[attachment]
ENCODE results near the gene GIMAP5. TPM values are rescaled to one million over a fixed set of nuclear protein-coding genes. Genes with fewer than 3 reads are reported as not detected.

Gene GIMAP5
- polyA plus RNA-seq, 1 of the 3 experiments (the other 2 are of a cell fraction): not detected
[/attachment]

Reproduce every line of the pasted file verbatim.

ENCODE results near the gene GIMAP5. TPM values are rescaled to one million over a fixed set of nuclear protein-coding genes. Genes with fewer than 3 reads are reported as not detected.

Gene GIMAP5
- polyA plus RNA-seq, 1 of the 3 experiments (the other 2 are of a cell fraction): not detected